Land Use

Pedestrians First: Tools for a Walkable City (ITDP, 2018)

The Institute for Transportation and Development Policy recently released Pedestrians First: Tools for a Walkable City. The toolkit, aimed at governments, city planners, NGOs, and developers, notes that “Walkability is the foundation of any type of transportation; all trips require walking at

Connecting Sacramento

New tools and data sources have begun to change the way we think about and plan for meeting people’s transportation needs. Accessibility analysis lets us measure transportation performance in terms of people’s ability to reach destinations instead of simply how fast cars move or whether

Accessibility in practice (SSTI and Virginia Office of Intermodal Planning and Investment, 2017)

Planning agencies and transportation decision makers often talk about the importance of improving access to destinations, but they rarely have the tools or resources to measure accessibility and incorporate those metrics into decision making. This report guides agencies through that process. The

Trip-making data, TDM, and connectivity in Northern Virginia (SSTI and Michael Baker International, 2016)

Commercially available GPS data offers valuable new insight about trip origins, destinations, and routes, including short trips that travel demand models often cannot capture. Using this data, SSTI worked with Michael Baker International, the Virginia DOT, and local stakeholders to identify

Linking Transit Agencies and Land Use Decision Making: Guidebook for Transit Agencies (TRB, 2016)

Land use decisions play a key role in shaping the long-term success of virtually every transit system in the United States. Organizations other than transit agencies hold the responsibility and authority for integrating land use and transit. However, transit agencies can influence the framework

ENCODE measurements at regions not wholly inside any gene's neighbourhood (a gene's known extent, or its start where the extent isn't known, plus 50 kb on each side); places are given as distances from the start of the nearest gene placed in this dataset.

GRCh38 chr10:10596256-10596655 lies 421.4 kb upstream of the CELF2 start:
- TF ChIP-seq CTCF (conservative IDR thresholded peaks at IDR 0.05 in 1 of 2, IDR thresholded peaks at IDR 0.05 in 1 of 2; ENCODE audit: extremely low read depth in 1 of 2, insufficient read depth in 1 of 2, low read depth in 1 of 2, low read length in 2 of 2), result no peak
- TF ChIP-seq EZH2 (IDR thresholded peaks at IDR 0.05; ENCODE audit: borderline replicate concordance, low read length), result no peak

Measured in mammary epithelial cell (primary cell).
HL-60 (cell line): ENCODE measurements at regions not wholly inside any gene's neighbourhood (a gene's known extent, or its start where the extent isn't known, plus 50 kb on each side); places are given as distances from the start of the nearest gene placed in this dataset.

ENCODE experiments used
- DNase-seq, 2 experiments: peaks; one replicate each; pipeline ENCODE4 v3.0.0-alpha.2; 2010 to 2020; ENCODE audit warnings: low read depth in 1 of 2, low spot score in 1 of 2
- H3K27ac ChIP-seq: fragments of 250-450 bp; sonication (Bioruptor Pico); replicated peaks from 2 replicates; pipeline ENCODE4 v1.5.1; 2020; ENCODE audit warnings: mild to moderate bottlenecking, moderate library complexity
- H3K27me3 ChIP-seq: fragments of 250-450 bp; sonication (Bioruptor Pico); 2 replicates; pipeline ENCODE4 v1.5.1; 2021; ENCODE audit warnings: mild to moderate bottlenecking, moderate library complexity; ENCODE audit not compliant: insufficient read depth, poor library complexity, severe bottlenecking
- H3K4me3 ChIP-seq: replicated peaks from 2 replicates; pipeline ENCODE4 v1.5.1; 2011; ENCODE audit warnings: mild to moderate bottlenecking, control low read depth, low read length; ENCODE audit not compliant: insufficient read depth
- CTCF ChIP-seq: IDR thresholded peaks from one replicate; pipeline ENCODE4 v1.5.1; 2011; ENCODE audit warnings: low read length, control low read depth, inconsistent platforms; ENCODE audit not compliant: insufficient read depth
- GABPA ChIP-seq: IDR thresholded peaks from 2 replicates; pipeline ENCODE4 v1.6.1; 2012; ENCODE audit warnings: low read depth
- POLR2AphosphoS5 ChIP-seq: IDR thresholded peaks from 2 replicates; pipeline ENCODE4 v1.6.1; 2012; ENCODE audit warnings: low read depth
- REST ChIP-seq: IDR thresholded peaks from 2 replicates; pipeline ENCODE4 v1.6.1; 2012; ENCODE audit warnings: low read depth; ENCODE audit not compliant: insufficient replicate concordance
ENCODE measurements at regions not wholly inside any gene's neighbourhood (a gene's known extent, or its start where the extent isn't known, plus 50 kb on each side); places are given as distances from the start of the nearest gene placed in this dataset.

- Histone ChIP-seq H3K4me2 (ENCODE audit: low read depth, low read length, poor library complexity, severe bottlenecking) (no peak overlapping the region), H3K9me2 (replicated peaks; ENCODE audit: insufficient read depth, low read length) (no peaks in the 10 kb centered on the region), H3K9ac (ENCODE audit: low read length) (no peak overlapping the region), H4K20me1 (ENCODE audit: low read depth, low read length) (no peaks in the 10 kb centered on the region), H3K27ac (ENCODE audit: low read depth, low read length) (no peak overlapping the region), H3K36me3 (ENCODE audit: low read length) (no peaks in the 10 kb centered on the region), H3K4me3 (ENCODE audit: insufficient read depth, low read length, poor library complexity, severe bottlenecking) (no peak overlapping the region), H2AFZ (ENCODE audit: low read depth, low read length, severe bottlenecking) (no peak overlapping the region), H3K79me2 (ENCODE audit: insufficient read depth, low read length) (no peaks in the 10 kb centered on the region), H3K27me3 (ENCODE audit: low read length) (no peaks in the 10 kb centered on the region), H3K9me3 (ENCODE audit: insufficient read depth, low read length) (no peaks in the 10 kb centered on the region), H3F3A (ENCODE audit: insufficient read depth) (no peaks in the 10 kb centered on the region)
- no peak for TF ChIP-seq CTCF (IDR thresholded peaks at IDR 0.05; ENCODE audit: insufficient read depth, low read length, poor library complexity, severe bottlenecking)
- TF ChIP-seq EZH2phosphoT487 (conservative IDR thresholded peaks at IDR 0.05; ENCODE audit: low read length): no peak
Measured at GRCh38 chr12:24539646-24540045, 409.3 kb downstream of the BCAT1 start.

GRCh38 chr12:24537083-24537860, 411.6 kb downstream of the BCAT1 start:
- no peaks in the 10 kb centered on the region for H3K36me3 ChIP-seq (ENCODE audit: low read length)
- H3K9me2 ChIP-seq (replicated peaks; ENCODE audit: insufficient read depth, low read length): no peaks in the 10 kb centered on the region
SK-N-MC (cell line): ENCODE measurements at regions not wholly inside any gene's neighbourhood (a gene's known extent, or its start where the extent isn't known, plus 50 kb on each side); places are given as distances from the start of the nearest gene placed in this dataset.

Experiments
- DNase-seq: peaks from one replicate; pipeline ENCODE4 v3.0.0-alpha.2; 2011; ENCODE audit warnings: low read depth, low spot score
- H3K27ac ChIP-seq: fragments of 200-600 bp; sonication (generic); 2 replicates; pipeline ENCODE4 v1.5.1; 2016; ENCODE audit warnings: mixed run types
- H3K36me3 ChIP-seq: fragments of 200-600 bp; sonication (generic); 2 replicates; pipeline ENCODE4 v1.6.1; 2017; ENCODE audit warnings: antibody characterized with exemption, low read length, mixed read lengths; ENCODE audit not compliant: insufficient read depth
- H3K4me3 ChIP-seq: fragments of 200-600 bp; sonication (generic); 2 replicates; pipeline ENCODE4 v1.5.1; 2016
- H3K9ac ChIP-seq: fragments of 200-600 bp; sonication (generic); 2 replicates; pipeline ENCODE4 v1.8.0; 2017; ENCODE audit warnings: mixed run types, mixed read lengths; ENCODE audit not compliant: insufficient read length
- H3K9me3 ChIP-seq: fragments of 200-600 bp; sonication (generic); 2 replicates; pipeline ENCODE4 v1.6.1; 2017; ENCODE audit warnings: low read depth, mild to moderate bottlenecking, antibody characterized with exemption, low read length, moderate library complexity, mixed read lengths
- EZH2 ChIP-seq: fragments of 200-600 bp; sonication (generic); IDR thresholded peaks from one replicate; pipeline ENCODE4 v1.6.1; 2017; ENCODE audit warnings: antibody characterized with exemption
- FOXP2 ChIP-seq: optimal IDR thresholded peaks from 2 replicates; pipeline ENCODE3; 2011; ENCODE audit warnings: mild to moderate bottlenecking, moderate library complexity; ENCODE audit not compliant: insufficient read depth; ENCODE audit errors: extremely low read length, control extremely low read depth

Trip-making and accessibility: New tools, better decisions (SSTI, 2016)

Transportation researchers and practitioners have long sought other tools to complement or perhaps replace conventional methods—tools that would better analyze trips rather than speed at points in the system, speak to non-auto modes of travel, address land use solutions as well as highway

Growing a Culture of Transportation Sustainability in Massachusetts (McCahill, Ebeling and Codd, 2014)

The transportation sector is a growing focus of sustainability efforts, given the large scale of its impacts, and yet it remains one of the more difficult sectors to reform. Private automobiles powered by petroleum-based fuels dominate transportation in the U.S. and the primary mission of most

Effects of Parking Provision on Automobile Use in Cities: Inferring Causality (McCahill, Garrick, Atkinson-Palombo and Polinski, 2015)

In a paper presented at the 2016 TRB Annual Meeting, SSTI Senior Associate Chris McCahill and colleagues from University of Connecticut examined the cause and effect of parking and driving habits. Automobile use has been on the rise in cities for nearly a century and so has the supply of

Building Resilient States: A Framework for Agencies (Smart Growth America and Governors’ Institute on Community Design, 2015)

Where and how communities grow and build homes, transportation, and other infrastructure is likely not at the forefront of most disaster preparedness agencies’ agenda. Yet a community’s decisions about land use and transportation have significant impacts on how resilient it can be in the

Quantifying Transit’s Impact on GHG Emissions and Energy Use—The Land Use Component (TRB, 2015)

Transit often fails to get the credit it deserves for reducing traffic and emissions. In most U.S. cities, transit’s mode share is in the single digits, so the direct effect of ridership seems small. And while it’s clear that even in places with low mode share transit plays a role in raising